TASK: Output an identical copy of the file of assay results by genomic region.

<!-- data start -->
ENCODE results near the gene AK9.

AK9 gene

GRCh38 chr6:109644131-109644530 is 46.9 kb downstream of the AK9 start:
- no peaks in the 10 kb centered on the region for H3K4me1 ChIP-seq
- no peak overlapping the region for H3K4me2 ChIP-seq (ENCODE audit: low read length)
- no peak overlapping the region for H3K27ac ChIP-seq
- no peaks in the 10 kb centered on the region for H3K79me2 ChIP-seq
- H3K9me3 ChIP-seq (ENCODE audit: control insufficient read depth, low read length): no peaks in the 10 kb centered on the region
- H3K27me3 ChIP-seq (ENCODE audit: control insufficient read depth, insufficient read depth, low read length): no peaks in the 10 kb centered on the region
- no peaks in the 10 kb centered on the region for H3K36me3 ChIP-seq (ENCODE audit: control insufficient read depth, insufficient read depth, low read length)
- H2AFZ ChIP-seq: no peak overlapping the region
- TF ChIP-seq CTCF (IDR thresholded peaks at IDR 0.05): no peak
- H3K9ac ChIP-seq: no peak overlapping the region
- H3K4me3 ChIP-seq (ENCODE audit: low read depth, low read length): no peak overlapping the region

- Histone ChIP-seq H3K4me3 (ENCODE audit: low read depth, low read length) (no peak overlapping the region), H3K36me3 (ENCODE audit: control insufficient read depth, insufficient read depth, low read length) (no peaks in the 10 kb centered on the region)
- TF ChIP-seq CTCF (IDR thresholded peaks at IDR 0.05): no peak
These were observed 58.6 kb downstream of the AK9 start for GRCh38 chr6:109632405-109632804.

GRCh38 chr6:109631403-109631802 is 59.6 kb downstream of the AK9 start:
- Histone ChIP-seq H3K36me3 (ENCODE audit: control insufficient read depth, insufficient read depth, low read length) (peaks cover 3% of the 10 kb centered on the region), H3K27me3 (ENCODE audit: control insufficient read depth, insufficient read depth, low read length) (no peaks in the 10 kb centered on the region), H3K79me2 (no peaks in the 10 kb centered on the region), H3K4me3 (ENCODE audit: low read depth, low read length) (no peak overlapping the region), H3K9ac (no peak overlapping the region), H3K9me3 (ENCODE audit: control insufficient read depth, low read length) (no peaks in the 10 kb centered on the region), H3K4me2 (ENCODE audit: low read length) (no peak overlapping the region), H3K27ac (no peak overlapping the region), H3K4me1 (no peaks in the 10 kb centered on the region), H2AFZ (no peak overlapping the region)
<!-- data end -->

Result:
ENCODE results near the gene AK9.

AK9 gene

GRCh38 chr6:109644131-109644530 is 46.9 kb downstream of the AK9 start:
- no peaks in the 10 kb centered on the region for H3K4me1 ChIP-seq
- no peak overlapping the region for H3K4me2 ChIP-seq (ENCODE audit: low read length)
- no peak overlapping the region for H3K27ac ChIP-seq
- no peaks in the 10 kb centered on the region for H3K79me2 ChIP-seq
- H3K9me3 ChIP-seq (ENCODE audit: control insufficient read depth, low read length): no peaks in the 10 kb centered on the region
- H3K27me3 ChIP-seq (ENCODE audit: control insufficient read depth, insufficient read depth, low read length): no peaks in the 10 kb centered on the region
- no peaks in the 10 kb centered on the region for H3K36me3 ChIP-seq (ENCODE audit: control insufficient read depth, insufficient read depth, low read length)
- H2AFZ ChIP-seq: no peak overlapping the region
- TF ChIP-seq CTCF (IDR thresholded peaks at IDR 0.05): no peak
- H3K9ac ChIP-seq: no peak overlapping the region
- H3K4me3 ChIP-seq (ENCODE audit: low read depth, low read length): no peak overlapping the region

- Histone ChIP-seq H3K4me3 (ENCODE audit: low read depth, low read length) (no peak overlapping the region), H3K36me3 (ENCODE audit: control insufficient read depth, insufficient read depth, low read length) (no peaks in the 10 kb centered on the region)
- TF ChIP-seq CTCF (IDR thresholded peaks at IDR 0.05): no peak
These were observed 58.6 kb downstream of the AK9 start for GRCh38 chr6:109632405-109632804.

GRCh38 chr6:109631403-109631802 is 59.6 kb downstream of the AK9 start:
- Histone ChIP-seq H3K36me3 (ENCODE audit: control insufficient read depth, insufficient read depth, low read length) (peaks cover 3% of the 10 kb centered on the region), H3K27me3 (ENCODE audit: control insufficient read depth, insufficient read depth, low read length) (no peaks in the 10 kb centered on the region), H3K79me2 (no peaks in the 10 kb centered on the region), H3K4me3 (ENCODE audit: low read depth, low read length) (no peak overlapping the region), H3K9ac (no peak overlapping the region), H3K9me3 (ENCODE audit: control insufficient read depth, low read length) (no peaks in the 10 kb centered on the region), H3K4me2 (ENCODE audit: low read length) (no peak overlapping the region), H3K27ac (no peak overlapping the region), H3K4me1 (no peaks in the 10 kb centered on the region), H2AFZ (no peak overlapping the region)